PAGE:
On November 18, 1999, at 2:42 a.m., the most passionately observed collegiate tradition in Texas—if not the world—came crashing down. Nearly sixty people were on top of the Texas A&M Bonfire when the million-pound structure collapsed, killing twelve, wounding dozens more, and eventually leading to the suspension of the ninety-year-old ritual. Now, ten years later, on what would have been Bonfire’s centennial, the Aggies celebrate the history, relive the tragedy, and wrestle over what happens next.
The best way to go completely nuts this Thanksgiving is with this five-part meal featuring the bounty of our beloved state tree.
Bud Shrake’s letters to friends back in Texas during his years in New York show the late novelist in all his ribald, freewheeling glory. And never more alive.
In 1996 a powerful South Texas ranching clan accused ExxonMobil of sabotaging wells on the family’s property. Thirteen years, millions of dollars in legal fees, and one state Supreme Court opinion later, the biggest oil field feud of its time is still raging.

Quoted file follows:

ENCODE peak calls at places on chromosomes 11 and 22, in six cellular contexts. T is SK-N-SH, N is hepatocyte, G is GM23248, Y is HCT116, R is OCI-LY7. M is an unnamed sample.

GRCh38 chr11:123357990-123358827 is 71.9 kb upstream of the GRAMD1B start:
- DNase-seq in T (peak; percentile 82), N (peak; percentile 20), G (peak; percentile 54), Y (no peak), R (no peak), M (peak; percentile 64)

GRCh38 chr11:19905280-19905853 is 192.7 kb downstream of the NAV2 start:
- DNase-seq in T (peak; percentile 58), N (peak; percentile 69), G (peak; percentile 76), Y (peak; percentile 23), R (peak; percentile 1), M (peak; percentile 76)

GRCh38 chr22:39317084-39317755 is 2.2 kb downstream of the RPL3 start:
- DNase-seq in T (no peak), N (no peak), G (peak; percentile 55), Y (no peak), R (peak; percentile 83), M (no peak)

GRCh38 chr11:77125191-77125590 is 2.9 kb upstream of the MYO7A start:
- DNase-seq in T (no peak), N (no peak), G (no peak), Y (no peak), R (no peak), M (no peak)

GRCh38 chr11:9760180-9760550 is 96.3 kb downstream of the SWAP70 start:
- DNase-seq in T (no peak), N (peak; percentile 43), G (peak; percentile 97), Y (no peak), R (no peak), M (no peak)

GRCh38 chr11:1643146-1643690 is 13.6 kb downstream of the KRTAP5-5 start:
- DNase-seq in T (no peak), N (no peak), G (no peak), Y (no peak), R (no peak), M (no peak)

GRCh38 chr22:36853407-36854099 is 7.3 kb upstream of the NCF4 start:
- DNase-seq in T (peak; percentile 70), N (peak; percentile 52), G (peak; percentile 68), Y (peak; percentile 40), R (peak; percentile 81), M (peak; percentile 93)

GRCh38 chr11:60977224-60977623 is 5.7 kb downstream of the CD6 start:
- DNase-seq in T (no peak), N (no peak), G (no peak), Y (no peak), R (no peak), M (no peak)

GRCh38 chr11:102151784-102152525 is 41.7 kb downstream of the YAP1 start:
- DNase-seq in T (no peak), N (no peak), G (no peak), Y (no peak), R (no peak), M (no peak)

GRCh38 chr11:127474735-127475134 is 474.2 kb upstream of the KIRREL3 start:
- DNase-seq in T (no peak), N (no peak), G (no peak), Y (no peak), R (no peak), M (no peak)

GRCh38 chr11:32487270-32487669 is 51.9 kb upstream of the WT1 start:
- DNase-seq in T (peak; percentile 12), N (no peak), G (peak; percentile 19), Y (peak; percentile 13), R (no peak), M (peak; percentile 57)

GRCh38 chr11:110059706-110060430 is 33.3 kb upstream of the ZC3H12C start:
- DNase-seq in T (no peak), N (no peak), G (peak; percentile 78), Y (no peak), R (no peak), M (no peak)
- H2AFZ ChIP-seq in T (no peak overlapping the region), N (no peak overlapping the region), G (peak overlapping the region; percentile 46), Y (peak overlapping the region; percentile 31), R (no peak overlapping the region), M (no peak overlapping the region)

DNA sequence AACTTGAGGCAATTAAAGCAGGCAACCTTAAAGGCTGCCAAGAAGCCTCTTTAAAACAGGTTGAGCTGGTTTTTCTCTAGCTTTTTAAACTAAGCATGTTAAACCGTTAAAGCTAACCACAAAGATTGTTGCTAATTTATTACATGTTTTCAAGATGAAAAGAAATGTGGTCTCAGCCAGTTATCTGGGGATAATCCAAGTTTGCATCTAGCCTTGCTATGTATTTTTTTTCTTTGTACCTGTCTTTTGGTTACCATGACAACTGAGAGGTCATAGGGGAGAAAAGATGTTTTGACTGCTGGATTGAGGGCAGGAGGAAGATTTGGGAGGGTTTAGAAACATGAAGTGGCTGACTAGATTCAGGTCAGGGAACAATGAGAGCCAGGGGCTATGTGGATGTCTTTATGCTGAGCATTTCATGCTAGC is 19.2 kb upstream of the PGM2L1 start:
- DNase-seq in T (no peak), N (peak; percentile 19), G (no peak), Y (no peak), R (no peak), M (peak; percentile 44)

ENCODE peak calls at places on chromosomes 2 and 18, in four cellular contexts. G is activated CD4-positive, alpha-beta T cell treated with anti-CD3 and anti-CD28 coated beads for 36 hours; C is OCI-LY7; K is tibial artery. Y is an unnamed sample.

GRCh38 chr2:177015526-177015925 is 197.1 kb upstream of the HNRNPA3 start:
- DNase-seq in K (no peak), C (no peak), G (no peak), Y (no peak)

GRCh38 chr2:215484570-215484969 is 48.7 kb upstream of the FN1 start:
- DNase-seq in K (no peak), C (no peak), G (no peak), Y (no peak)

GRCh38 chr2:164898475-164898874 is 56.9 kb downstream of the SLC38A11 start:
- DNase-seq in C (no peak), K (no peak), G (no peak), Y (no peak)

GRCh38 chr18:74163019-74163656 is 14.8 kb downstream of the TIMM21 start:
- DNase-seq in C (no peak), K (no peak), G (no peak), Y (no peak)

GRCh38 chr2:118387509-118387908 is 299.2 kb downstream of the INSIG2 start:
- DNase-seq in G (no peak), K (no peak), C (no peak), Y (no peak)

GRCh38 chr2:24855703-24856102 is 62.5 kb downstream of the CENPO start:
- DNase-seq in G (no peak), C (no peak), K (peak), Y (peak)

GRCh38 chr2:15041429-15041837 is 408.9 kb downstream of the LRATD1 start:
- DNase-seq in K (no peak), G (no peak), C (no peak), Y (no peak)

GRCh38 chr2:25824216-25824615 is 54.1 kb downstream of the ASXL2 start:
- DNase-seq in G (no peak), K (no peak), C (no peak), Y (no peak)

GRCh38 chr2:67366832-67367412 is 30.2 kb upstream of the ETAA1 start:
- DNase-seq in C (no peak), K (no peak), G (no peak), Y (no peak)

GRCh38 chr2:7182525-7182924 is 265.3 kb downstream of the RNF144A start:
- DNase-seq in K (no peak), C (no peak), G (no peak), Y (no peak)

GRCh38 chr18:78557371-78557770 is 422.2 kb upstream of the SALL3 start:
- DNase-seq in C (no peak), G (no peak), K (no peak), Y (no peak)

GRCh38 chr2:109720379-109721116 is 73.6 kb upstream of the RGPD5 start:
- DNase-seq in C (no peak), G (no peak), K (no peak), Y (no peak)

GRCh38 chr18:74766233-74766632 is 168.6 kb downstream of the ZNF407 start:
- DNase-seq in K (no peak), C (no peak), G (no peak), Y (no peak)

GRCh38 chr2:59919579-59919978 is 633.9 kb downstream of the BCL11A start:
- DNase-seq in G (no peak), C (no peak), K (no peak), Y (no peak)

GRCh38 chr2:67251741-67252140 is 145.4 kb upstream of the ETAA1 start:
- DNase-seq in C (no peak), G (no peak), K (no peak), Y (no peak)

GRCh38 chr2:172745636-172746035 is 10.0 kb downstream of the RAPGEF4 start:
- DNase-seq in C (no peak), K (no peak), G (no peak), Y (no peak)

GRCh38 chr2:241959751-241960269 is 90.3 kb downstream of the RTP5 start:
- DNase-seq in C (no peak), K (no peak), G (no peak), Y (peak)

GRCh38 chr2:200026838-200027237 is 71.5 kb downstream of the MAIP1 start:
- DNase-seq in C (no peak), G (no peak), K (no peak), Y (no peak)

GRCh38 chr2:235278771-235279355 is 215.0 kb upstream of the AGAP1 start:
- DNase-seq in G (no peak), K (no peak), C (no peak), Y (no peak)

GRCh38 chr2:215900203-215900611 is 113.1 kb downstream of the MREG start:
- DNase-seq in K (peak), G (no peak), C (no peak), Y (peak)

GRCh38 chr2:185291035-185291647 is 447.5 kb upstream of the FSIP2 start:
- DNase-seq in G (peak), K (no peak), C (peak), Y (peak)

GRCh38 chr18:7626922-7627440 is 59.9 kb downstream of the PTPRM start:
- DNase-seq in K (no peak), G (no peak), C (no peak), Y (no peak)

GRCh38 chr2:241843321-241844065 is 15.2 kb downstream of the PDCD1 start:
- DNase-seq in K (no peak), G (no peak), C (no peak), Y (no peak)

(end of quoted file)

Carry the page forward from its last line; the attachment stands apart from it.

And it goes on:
Am I the only person who has always wanted to get picked for jury duty?
One year after President Obama’s election, what does the world look like in the county that voted against him more overwhelmingly than any other?
Once upon a time, Molly Ivins was just a kid from River Oaks with an internship at the Houston Chronicle. Her time there set her on the path to becoming the most famous firebrand in Texas.
Especially in Texas, the fight over carbon restrictions might make health care reform look like, well, a tea party.
Dave Campbell on covering football.
What’s to be done with annoying neighbors?
Tony Rancich’s recording studio.
Hey, movie people, leave Cormac McCarthy alone!
Thet latest album from rock trio White Denim.
The latest album from Norah Jones.
Handmade crafts, homey cafes, and cowboy couture make this Hill Country hamlet a browser’s paradise.
The latest album from Robert Earl Keen.